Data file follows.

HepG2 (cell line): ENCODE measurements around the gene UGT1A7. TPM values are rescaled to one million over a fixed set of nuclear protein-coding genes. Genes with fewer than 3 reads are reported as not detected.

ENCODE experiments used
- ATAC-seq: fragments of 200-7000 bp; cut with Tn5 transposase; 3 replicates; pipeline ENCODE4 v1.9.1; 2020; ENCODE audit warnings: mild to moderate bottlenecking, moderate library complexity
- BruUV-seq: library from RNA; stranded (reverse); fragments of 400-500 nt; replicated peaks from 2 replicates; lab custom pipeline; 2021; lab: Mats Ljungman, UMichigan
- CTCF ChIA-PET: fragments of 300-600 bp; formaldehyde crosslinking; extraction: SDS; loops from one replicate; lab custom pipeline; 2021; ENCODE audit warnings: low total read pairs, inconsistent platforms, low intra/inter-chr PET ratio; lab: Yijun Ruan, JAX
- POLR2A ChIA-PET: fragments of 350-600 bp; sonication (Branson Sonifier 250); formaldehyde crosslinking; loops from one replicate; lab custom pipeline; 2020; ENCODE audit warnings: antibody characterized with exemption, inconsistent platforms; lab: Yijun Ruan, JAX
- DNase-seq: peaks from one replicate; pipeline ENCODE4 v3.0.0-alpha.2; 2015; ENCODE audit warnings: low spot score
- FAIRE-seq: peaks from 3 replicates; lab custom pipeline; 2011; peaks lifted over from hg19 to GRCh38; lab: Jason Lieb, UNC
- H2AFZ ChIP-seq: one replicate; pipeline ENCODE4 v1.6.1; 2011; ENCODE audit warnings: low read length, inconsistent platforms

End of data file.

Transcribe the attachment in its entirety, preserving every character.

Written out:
HepG2 (cell line): ENCODE measurements around the gene UGT1A7. TPM values are rescaled to one million over a fixed set of nuclear protein-coding genes. Genes with fewer than 3 reads are reported as not detected.

ENCODE experiments used
- ATAC-seq: fragments of 200-7000 bp; cut with Tn5 transposase; 3 replicates; pipeline ENCODE4 v1.9.1; 2020; ENCODE audit warnings: mild to moderate bottlenecking, moderate library complexity
- BruUV-seq: library from RNA; stranded (reverse); fragments of 400-500 nt; replicated peaks from 2 replicates; lab custom pipeline; 2021; lab: Mats Ljungman, UMichigan
- CTCF ChIA-PET: fragments of 300-600 bp; formaldehyde crosslinking; extraction: SDS; loops from one replicate; lab custom pipeline; 2021; ENCODE audit warnings: low total read pairs, inconsistent platforms, low intra/inter-chr PET ratio; lab: Yijun Ruan, JAX
- POLR2A ChIA-PET: fragments of 350-600 bp; sonication (Branson Sonifier 250); formaldehyde crosslinking; loops from one replicate; lab custom pipeline; 2020; ENCODE audit warnings: antibody characterized with exemption, inconsistent platforms; lab: Yijun Ruan, JAX
- DNase-seq: peaks from one replicate; pipeline ENCODE4 v3.0.0-alpha.2; 2015; ENCODE audit warnings: low spot score
- FAIRE-seq: peaks from 3 replicates; lab custom pipeline; 2011; peaks lifted over from hg19 to GRCh38; lab: Jason Lieb, UNC
- H2AFZ ChIP-seq: one replicate; pipeline ENCODE4 v1.6.1; 2011; ENCODE audit warnings: low read length, inconsistent platforms